Film Review – GODZILLA VS. KONG (2021)

GODZILLA VS. KONG (2021, USA/Australia/Canada/India, 113m, 12) **½
Action, Sci-Fi
dist. Warner Bros.; pr co. Legendary Entertainment / Warner Bros.; d. Adam Wingard; w. Eric Pearson, Max Borenstein (based on a story by Terry Rossio and Michael Dougherty & Zach Shields); pr. Jon Jashni, Eric McLeod, Brian Rogers, Thomas Tull, Alex Garcia, Mary Parent; ph. Ben Seresin (Colour | 2.39:1); m. Junkie XL; ed. Josh Schaeffer; pd. Tom Hammock, Owen Paterson; ad. Richard Hobbs, Dawn Swiderski.
cast: Alexander Skarsgård (Nathan Lind), Millie Bobby Brown (Madison Russell), Rebecca Hall (Ilene Andrews), Brian Tyree Henry (Bernie Hayes), Shun Oguri (Ren Serizawa), Eiza González (Maya Simmons), Julian Dennison (Josh Valentine), Lance Reddick (Guillermin), Kyle Chandler (Mark Russell), Demián Bichir (Walter Simmons), Kaylee Hottle (Jia), Hakeem Kae-Kazim (Admiral Wilcox), Ronny Chieng (Jay Wayne), John Pirruccello (Horace), Chris Chalk (Ben), Conlan Casal (Apex Cybernetics Security Guard), Brad McMurray (Apex Cybernetics Security Guard), Benjamin Rigby (Sonar Operator), Nick Turello (Apex Cybernetics Armed Guard), Daniel Nelson (Hayworth).
This giant monster movie mash-up pits two of the greatest icons in motion picture history against one another – the fearsome Godzilla and the mighty Kong as a group of scientists explore a Hollow Earth theory that may account for the monsters’ existence. The film is a visual and sonic assault on the senses – so much so we become anaesthetised and dulled by the constant action. The technical attributes are admittedly very impressive, and the CGI is top draw. But what little attempts at humanity exist does so in characters that are cardboard and must deliver comic-strip dialogue. Story logic has been left at the door and the viewer is merely left to marvel at the visuals with little else to grab hold of.

Film Review – FIRST MAN (2018)

First Man (2018) — The Movie Database (TMDb)FIRST MAN (2018, USA) ****
Drama, Biography
dist. Universal Pictures (USA), Universal Pictures International (UPI) (UK); pr co. Universal Pictures / DreamWorks SKG / Temple Hill Entertainment / Perfect World Pictures; d. Damien Chazelle; w. Nicole Perlman, Josh Singer (based on the book by James R. Hansen); exec pr. Adam Merims, Josh Singer, Steven Spielberg; pr. Marty Bowen, Damien Chazelle, Wyck Godfrey, Isaac Klausner; ass pr. Kevin Elam; ph. Linus Sandgren (Colour. D-Cinema. Digital Intermediate (2K). 2.39:1); m. Justin Hurwitz; ed. Tom Cross; pd. Nathan Crowley; ad. Erik Osusky; set d. Kathy Lucas; cos. Mary Zophres; m/up. Katelyn Barton, Marie Larkin; sd. Mildred Iatrou, Lee Gilmore, Nia Hansen, Phil Barrie (Dolby Atmos | DTS (DTS: X) | Auro 11.1); sfx. J.D. Schwalm; vfx. Radley Teruel, Paul Lambert, Josh Dagg; st. Nick Brandon, James M. Churchman; rel. 29 August 2018 (Italy), 31 August 2018 (USA), 12 October 2018 (UK); cert: 12; r/t. 141m.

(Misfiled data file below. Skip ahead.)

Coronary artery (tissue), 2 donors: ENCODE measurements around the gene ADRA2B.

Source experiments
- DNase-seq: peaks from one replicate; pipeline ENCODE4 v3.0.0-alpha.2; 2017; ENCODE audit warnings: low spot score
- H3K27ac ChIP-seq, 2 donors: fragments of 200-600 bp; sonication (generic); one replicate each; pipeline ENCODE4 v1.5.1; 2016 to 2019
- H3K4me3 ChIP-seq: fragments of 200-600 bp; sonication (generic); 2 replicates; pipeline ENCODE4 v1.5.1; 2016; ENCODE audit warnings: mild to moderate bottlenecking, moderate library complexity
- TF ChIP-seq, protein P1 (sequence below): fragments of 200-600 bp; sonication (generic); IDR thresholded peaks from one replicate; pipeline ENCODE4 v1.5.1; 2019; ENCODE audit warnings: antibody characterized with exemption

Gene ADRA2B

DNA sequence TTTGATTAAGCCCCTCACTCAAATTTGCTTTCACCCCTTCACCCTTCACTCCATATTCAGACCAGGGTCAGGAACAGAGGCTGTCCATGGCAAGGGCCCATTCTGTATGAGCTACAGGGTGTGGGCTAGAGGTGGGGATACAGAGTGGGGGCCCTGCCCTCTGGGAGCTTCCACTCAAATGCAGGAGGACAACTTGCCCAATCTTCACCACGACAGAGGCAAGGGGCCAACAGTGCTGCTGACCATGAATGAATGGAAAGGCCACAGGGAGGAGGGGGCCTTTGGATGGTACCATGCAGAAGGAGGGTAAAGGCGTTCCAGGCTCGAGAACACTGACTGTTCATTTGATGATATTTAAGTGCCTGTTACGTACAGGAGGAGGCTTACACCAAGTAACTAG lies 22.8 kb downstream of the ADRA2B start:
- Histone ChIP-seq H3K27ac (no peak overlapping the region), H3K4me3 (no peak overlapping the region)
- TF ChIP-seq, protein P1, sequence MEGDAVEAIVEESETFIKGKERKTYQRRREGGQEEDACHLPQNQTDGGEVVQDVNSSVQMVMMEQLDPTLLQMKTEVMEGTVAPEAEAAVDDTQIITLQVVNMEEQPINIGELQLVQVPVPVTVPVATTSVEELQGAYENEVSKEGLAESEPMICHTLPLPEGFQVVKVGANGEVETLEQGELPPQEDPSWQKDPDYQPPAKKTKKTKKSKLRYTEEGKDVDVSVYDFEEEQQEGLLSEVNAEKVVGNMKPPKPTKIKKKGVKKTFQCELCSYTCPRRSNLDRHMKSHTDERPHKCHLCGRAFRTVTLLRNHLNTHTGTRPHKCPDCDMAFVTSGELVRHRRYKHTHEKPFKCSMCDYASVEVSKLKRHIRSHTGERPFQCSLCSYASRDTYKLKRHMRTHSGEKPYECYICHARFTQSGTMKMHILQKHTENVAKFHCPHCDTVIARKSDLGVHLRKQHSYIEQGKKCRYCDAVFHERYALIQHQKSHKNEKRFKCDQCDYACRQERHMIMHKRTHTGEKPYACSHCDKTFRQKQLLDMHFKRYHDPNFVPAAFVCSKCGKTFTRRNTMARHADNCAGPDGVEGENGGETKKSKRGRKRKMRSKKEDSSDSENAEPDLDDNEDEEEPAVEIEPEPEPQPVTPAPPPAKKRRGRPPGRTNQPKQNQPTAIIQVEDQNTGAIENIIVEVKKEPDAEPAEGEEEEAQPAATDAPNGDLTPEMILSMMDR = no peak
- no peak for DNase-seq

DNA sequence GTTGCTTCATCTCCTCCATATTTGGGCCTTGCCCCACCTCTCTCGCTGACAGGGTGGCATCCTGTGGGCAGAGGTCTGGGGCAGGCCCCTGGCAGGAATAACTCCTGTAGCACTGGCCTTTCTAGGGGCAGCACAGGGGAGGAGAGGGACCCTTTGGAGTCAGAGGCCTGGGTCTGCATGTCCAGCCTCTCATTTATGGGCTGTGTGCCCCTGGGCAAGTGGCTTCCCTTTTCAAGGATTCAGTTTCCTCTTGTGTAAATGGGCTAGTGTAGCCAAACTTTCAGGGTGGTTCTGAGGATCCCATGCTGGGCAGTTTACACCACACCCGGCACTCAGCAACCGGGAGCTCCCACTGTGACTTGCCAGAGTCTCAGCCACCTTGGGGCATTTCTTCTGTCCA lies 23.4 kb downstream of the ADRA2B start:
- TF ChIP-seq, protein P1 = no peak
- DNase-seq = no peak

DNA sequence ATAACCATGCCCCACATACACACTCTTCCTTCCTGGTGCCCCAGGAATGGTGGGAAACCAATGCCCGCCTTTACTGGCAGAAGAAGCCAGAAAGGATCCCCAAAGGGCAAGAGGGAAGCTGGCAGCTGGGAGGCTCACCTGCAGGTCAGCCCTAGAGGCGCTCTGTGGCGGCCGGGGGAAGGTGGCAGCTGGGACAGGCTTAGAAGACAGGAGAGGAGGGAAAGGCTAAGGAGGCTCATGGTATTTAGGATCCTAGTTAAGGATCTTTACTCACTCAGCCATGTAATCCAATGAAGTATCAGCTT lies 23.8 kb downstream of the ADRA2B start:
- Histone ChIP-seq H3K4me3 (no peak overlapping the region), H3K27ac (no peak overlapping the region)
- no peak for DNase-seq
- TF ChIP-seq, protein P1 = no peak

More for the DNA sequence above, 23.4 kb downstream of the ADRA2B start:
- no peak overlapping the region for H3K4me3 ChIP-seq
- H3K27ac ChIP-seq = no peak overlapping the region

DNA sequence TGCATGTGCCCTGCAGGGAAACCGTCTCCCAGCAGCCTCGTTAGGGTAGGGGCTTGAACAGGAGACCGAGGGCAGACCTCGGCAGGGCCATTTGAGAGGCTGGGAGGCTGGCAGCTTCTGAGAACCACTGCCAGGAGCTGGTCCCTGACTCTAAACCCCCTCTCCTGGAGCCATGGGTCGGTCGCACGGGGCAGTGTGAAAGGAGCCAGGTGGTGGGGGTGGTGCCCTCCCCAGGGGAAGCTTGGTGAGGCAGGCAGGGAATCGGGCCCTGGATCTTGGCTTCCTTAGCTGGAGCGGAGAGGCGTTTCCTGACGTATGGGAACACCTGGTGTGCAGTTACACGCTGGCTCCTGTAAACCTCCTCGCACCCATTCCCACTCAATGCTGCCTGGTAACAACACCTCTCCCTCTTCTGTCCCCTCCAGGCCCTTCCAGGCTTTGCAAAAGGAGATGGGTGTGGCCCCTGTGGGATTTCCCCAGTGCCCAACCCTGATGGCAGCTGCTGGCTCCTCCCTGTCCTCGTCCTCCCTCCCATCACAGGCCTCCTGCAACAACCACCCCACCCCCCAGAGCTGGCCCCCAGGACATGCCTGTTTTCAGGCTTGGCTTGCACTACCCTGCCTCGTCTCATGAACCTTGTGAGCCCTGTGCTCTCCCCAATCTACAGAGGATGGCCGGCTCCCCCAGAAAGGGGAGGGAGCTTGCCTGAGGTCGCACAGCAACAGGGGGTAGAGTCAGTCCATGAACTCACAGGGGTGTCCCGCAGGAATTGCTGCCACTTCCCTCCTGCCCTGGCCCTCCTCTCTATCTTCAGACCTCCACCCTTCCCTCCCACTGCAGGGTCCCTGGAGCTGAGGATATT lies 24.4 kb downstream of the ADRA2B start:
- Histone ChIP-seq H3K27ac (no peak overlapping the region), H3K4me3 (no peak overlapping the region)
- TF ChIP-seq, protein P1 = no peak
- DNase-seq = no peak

cast: Ryan Gosling (Neil Armstrong), Claire Foy (Janet Armstrong), Jason Clarke (Ed White), Kyle Chandler (Deke Slayton), Corey Stoll (Buzz Aldrin), Patrick Fugit (Elliot See), Christopher Abbott (Dave Scott), Ciarán Hinds (Bob Gilruth), Olivia Hamilton (Pat White), Pablo Schreiber (James Lovell), Shea Whigham (Gus Grissom), Lukas Haas (Mike Collins), Ethan Embry (Pete Conrad), Brian d’Arcy James (Joe Walker), Cory Michael Smith (Roger Chaffee), Kris Rey (Marilyn See (as Kris Swanberg)), Gavin Warren (Young Rick Armstrong), Luke Winters (Older Rick Armstrong), Connor Blodgett (Mark Armstrong), Lucy Stafford (Karen Armstrong (as Lucy Brooke Stafford)).

This account of Neil Armstrong’s journey from personal tragedy, following the tragic death of his young daughter from a brain tumour in 1961, to becoming the first man to walk on the moon as the commander of Apollo 11 eight years later. The character portrait is one of an insular man who struggles to share his emotions or connect with his family. Gosling’s passive acting style is perfect for the role. The best performance comes from Foy as his increasingly alienated wife and her struggle to reach into her husband’s inner thoughts. The movie is shot in a documentary style with frequent use of hand-held camera giving a personal perspective and a high level of authenticity but creating a distanced perspective toward its characters along the way. The drama is often absorbing, despite the somewhat snapshot approach to the material. The production design is accurate, perfectly capturing the period as well as a real sense of the danger the brave astronauts put themselves in on achieving their country’s goal. Ultimately, the film shows how flawed characters can become national heroes, whilst maintaining a sense of perspective between the human and technical dramas.

AA: Best Achievement in Visual Effects (Paul Lambert, Ian Hunter, Tristan Myles, J.D. Schwalm)
AAN: Best Achievement in Sound Editing (Ai-Ling Lee, Mildred Iatrou); Best Achievement in Production Design (Nathan Crowley, Kathy Lucas); Best Achievement in Sound Mixing (Jon Taylor, Frank A. Montaño, Ai-Ling Lee, Mary H. Ellis)